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Topline data from HUB Research’s November 2018 report, “Conquering Content: Why Viewers Discover and Choose Some Content Over Others,” provides some insights on contemporary viewing preferences, particularly regarding SVOD subscriptions. The report is based on an October 2018 survey of 1,699 U.S. consumers aged 16-74 who watch at least one hour of television per week and have broadband (the sample was balanced to U.S. census data).
The full report discusses “how consumers navigate the ever-growing deluge of TV programming: how they first hear about shows, how their discovery sources differ by genre, the characteristics of a show that make them most likely to give it a try, and even the number of episodes they’ll watch before deciding if a show is good enough to add to their regular viewing schedule…the discovery methods consumers use, the study also looks at how they feel about the process: how easy or difficult it is to find shows to watch, the discovery tools that are most and least effective, and how their feelings have trended over time.” All of this sounds very interesting; however, the data available to the public only hints at this wealth of information.
For instance, according to the HUB’s research, the sheer amount of programming now available to consumers through the networks, cable channels and SVOD has led to viewer fatigue and a relative degree of unwillingness to waste time on shows that may only be of slight interest. Currently, 38% of HUB’s respondents said, “I’ll give a new show a try only if I’m confident I’m going to like it,” up 27% over 2016, while only 7% said “I’ll give a new show a try even if it looks only slightly interesting,” down 42% since 2016. Additionally, the average number of claimed favorite shows (shows you make a point never to miss) was 4.4 in 2018, down from 5.2 in 2016. Clearly the vast array of programming options has made viewers more selective about which shows they will watch.
Perhaps the most eye-catching finding regarded the importance of original content. Much is made of the original content on Amazon, Netflix, and Hulu, but HUB’s findings suggest that while these programs may be buzz-worthy, they aren’t crucial to viewers. When non-subscribers were asked, “Do originals make you more likely to sign up for streaming subscription?” only 22% of respondents said this made them “a lot or a little likely” to subscribe to Amazon, while the percentage was 30% for Netflix. Yet when subscribers were whether “originals make you more likely to keep your subscription,” 73-75% agreed. It would seem that originals don’t pull in new subscribers (a surprising point to us) but they are important for retaining current customers.
That said, a final data point muddies the water. Respondents were asked, “Would you keep your service if there were no originals?” The answer was fairly consistent; 69% of Hulu subscribers, 64% of Amazon subscribers and 61% of Netflix subscribers said that they would keep the service. So, subscribers like to have the original programming, but it’s the licensed content—programs originally aired on networks and cable channels both in the U.S. and abroad, movies, etc.—that have the most pull. And the variations are reflective of each SVOD provider; Hulu is better known for its network and cable programming, while Amazon and Netflix both showcase larger amounts of original programming, as well as a wide array of international options. As time passes, we may see a greater divergence in SVOD services as they focus on specific types of programming that differentiate themselves from their competitors.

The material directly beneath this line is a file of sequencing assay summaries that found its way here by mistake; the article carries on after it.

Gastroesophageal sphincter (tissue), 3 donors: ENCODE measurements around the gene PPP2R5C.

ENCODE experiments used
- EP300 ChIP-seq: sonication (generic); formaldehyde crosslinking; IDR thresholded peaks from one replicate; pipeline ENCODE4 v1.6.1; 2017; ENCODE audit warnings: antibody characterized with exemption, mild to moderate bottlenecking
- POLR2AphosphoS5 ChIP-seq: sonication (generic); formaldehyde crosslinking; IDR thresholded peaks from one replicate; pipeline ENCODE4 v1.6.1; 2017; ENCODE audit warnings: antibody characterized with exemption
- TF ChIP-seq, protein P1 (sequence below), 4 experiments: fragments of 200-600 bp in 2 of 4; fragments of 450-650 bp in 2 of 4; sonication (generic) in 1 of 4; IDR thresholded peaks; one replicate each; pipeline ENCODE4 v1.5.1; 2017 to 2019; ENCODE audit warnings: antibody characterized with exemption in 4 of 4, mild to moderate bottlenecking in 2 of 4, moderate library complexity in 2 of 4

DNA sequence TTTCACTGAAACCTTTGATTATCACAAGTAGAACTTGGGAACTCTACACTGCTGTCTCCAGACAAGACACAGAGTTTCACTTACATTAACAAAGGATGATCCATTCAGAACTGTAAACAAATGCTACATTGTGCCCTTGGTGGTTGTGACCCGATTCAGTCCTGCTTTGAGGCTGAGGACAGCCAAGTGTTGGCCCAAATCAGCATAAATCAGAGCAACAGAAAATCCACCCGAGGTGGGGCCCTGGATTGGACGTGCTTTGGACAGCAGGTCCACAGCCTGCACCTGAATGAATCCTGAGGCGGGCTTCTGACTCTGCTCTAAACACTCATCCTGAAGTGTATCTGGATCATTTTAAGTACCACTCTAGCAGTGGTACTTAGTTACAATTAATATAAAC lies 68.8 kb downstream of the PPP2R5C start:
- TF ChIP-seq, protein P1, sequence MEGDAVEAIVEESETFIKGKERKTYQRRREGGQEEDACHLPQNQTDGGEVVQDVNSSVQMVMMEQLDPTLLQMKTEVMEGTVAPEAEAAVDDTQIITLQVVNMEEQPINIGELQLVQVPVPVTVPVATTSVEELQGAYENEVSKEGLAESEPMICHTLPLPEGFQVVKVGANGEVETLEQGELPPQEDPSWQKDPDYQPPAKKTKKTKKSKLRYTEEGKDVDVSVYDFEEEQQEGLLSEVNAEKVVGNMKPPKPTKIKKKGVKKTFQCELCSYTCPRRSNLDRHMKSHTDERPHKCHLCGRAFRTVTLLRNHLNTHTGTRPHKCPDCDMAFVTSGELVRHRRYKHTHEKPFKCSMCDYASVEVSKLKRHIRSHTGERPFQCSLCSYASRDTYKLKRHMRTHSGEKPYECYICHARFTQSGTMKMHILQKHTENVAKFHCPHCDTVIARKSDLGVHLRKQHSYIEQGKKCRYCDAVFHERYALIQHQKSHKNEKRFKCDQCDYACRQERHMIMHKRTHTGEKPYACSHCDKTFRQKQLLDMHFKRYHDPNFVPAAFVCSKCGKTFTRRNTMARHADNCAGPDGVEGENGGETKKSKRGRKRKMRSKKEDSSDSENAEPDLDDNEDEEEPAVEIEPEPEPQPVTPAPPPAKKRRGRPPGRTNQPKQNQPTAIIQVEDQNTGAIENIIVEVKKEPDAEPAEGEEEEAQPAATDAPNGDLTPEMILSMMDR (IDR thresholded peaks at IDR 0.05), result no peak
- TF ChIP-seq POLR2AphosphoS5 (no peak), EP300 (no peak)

The iab’s half-year 2018 and Q2 Internet Advertising Revenue Report, while focused primarily on ad revenues, also provides some interesting insights on the relative health of traditional media. The iab reported 23% digital ad revenue growth for half-year 2018 from half-year 2017 (from $40.3 billion to $49.5 billion). In contrast, Nielsen reported a 3% gain for traditional media in the same time period. By medium, the findings were presented as follows (digital figures are the iab; traditional media are from Nielsen):
Clearly, the picture is bleak for print media in particular, with magazines and newspapers down dramatically. It’s worth noting, however, that Nielsen does not include internet revenue in its tallies, which would undoubtedly improve the numbers for print. TV, on the other hand, is holding its own against digital, with broadcast and cable garnering half-year revenues of $41.2 billion.
What’s the takeaway from this? First, a substantial proportion of digital media revenue comes from direct response ads, while TV ads are deployed for branding purposes; advertisers aren’t pulling branding dollars and putting them into direct response, so the two function without cutting into each other. However, advertisers are shifting branding ad dollars to digital video, which performs the same function as it does on TV. But what we’re seeing isn’t advertisers shifting their branding spend from TV, rather it’s coming from their magazine spend. Whether magazines can counteract this (creating digital content seems to be the current approach) remains to be seen.